I've not dealt with this; I'm not a pastor and I met my younger stepson when he was 8. (By which time he was already sure he hated church. But that's a whole 'nother story.)
BUT. I still love today's post! I wrote recently about how I fell in love with Children's Church, and while I don't think my particular church does everything right (far from it!), I do think that our solution on this one is pretty good. Children leave at the beginning of service after a blessing from the rector, and go to a separate chapel service that's modeled after what's happening in the main church - or, in the case of the later service, they do a Godly Play story. Then they return at the passing of the peace, before communion (which we have every week) so that the families are together for that part of the service. Sunday School for all ages is held in between the two later services.
With this plan, everyone gets to worship at a level that works for them (and I must say that Children's Church is currently seeming entirely age-appropriate for me, personally).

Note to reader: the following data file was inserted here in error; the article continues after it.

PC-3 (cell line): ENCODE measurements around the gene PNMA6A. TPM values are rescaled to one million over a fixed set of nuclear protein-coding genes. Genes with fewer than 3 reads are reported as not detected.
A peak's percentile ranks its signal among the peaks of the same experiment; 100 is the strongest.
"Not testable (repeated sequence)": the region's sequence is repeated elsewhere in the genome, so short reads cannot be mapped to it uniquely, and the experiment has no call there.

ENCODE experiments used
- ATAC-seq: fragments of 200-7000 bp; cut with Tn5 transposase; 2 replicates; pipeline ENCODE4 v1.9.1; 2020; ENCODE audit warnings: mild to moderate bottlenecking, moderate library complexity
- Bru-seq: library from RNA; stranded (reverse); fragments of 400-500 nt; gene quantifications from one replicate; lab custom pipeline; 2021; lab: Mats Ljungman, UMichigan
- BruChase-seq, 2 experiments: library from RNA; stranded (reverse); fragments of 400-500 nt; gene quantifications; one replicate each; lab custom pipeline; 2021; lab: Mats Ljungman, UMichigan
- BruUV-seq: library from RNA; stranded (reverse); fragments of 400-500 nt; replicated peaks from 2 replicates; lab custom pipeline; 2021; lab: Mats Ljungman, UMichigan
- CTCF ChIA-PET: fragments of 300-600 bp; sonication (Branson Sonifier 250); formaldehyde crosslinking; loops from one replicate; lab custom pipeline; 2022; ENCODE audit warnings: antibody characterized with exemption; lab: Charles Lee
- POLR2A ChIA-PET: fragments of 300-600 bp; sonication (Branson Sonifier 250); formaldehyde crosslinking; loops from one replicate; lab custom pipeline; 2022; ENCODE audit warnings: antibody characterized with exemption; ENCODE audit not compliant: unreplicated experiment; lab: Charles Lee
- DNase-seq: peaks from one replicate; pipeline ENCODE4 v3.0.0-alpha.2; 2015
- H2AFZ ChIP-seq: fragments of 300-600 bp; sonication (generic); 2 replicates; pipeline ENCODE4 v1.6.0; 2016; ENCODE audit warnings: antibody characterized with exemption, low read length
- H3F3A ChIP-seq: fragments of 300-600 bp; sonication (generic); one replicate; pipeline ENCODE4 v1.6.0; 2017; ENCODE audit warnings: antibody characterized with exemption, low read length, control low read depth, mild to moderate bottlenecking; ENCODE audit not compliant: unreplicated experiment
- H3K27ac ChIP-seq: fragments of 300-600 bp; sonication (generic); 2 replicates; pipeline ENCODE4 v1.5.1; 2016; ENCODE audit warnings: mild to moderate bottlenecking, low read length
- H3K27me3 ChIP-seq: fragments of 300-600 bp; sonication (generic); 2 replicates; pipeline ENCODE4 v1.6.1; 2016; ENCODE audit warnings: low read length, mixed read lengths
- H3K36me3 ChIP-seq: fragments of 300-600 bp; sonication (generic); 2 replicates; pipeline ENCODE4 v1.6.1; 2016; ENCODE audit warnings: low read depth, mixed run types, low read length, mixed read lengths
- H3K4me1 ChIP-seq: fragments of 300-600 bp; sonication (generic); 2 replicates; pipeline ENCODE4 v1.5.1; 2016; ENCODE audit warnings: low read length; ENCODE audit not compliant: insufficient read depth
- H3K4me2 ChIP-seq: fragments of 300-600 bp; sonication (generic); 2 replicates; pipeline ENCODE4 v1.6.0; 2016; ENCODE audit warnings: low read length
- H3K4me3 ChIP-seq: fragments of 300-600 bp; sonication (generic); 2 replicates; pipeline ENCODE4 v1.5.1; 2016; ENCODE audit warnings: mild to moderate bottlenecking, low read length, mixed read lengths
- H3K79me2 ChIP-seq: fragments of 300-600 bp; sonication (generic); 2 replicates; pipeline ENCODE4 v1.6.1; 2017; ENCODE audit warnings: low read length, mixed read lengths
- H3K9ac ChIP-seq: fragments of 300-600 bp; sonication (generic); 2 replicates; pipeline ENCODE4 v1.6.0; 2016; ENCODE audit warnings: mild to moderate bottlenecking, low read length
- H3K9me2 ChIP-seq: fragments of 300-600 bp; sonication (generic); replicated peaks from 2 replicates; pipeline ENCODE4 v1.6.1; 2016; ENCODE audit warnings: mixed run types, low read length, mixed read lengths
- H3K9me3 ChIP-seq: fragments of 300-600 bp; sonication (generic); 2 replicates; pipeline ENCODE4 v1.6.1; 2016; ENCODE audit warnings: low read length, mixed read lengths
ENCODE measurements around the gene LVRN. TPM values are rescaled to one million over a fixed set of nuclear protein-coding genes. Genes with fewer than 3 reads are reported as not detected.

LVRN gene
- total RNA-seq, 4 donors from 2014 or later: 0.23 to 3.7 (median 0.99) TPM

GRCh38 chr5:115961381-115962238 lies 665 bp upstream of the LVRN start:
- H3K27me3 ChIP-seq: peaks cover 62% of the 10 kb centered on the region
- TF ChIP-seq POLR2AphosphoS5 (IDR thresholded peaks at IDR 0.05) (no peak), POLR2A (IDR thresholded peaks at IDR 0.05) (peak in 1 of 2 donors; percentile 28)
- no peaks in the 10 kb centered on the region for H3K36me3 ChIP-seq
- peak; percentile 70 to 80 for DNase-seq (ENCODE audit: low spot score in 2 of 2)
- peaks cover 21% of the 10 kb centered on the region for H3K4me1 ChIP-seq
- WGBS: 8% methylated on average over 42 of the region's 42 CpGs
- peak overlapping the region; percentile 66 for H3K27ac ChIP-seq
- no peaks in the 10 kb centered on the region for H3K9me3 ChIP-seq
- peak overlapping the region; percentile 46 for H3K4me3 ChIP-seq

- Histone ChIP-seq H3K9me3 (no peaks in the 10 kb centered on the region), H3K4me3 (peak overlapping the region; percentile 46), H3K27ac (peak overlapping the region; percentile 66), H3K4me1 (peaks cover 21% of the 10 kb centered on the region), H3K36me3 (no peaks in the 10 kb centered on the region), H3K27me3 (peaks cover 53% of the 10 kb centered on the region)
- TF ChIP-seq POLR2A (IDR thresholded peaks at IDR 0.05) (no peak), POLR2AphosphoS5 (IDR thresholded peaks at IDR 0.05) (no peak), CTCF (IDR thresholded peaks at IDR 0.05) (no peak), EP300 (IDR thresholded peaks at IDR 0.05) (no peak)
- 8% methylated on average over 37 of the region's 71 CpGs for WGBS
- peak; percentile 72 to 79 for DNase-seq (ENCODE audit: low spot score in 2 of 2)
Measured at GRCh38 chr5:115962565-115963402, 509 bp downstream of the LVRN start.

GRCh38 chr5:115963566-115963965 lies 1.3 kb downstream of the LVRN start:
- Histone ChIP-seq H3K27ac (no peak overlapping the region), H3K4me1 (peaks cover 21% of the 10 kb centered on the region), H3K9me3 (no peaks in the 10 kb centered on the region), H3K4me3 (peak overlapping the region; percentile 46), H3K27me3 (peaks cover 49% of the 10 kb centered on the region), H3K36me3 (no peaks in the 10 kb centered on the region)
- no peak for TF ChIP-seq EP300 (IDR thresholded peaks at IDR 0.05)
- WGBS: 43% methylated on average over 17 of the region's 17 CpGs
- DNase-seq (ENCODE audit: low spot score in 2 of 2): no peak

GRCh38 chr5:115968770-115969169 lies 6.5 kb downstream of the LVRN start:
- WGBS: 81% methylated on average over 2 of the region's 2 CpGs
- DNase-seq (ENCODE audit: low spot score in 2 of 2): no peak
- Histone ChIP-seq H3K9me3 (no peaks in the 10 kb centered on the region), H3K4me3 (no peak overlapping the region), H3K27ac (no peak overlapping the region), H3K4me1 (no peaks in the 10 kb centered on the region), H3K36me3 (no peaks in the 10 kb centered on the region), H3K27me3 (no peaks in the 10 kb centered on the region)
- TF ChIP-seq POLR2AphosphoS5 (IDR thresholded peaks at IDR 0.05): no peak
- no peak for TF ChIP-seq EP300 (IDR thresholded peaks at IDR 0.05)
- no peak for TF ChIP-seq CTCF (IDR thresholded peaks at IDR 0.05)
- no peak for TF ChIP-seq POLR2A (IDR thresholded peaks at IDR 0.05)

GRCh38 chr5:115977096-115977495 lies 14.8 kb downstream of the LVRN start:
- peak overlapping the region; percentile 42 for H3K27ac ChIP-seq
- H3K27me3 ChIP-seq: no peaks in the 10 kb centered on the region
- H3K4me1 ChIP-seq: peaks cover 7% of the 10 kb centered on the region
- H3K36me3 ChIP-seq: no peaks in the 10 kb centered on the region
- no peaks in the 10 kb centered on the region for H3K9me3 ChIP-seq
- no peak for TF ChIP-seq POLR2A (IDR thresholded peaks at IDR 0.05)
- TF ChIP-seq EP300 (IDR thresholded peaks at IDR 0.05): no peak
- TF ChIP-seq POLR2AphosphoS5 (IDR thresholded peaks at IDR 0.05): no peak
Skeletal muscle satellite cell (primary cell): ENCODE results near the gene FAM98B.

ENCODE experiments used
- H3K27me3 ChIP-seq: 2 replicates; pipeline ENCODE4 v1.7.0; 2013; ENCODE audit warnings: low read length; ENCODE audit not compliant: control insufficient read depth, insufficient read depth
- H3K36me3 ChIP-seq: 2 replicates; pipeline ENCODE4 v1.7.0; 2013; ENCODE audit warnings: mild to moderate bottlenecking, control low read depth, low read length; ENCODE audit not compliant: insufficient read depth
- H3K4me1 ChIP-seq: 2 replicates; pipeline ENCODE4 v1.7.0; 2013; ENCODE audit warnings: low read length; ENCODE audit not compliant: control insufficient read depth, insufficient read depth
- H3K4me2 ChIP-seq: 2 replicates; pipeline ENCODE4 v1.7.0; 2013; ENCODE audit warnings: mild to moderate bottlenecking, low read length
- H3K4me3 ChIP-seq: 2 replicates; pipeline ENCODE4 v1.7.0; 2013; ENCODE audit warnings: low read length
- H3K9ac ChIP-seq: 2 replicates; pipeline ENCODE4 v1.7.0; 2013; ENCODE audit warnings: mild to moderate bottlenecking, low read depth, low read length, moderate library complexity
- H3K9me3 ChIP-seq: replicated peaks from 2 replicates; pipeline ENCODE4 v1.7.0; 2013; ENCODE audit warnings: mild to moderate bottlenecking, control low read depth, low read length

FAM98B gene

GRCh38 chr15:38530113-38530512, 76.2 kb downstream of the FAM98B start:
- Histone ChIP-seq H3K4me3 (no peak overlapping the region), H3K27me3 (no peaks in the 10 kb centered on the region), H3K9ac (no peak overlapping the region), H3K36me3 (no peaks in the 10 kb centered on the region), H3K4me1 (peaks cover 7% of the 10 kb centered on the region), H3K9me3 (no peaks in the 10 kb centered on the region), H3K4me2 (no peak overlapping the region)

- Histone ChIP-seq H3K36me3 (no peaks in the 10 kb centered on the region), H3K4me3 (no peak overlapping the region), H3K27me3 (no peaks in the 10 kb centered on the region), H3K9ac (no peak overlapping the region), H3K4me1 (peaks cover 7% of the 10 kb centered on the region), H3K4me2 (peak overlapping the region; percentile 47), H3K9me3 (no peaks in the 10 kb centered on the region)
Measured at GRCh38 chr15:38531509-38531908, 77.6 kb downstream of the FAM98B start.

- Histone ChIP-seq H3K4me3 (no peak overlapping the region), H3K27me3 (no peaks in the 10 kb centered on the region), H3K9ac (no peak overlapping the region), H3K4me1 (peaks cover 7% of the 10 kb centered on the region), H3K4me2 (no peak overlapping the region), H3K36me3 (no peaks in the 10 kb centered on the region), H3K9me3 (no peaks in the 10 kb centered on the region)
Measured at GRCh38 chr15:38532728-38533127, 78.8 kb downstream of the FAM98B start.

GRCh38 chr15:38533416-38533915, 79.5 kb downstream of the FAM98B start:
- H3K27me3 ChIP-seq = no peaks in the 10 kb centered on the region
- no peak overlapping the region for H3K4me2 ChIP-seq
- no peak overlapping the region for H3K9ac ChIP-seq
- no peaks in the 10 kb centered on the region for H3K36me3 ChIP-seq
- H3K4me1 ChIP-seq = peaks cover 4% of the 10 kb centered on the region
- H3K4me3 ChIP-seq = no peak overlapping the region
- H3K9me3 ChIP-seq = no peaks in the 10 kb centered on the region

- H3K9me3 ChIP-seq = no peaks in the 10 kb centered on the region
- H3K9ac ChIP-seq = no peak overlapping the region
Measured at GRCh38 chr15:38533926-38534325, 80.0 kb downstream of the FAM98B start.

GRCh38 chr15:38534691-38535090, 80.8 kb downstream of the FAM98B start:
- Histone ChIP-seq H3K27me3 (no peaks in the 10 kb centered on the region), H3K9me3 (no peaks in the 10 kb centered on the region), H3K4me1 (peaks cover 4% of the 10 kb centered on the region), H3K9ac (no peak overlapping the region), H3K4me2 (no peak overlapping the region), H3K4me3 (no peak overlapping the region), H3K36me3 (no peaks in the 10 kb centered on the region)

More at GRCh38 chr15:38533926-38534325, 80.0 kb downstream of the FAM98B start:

The other way of doing it, which I love, is a separate service. I am crazy about my friend Julia's church's practice of having a special service twice a month. They call it Heavenly Sunshine...read about it here. I also have friends in the Church of England who have what they call Messy Church, and I'm deeply intrigued by this also. (ooooo.....Messy!)
I am in church today because I was taken to church as a child. In my post referenced above, I mention that I was REQUIRED to sit still, etc. Fortunately for everyone, I am the type of personality & physical human being who was able to do that. This was years before recognition of ADHD, bipolar, or other chemical brain disorders; if a kid misbehaved, he must just be a bad kid! Or have bad parents!
Guess what: my parents had other children who were NOT able to do the sitting still thing. And there are plenty of kids and parents in that boat. So recognizing where people are, and meeting them there as you are able, seems to me like the only Christian way to handle it.
What do you think?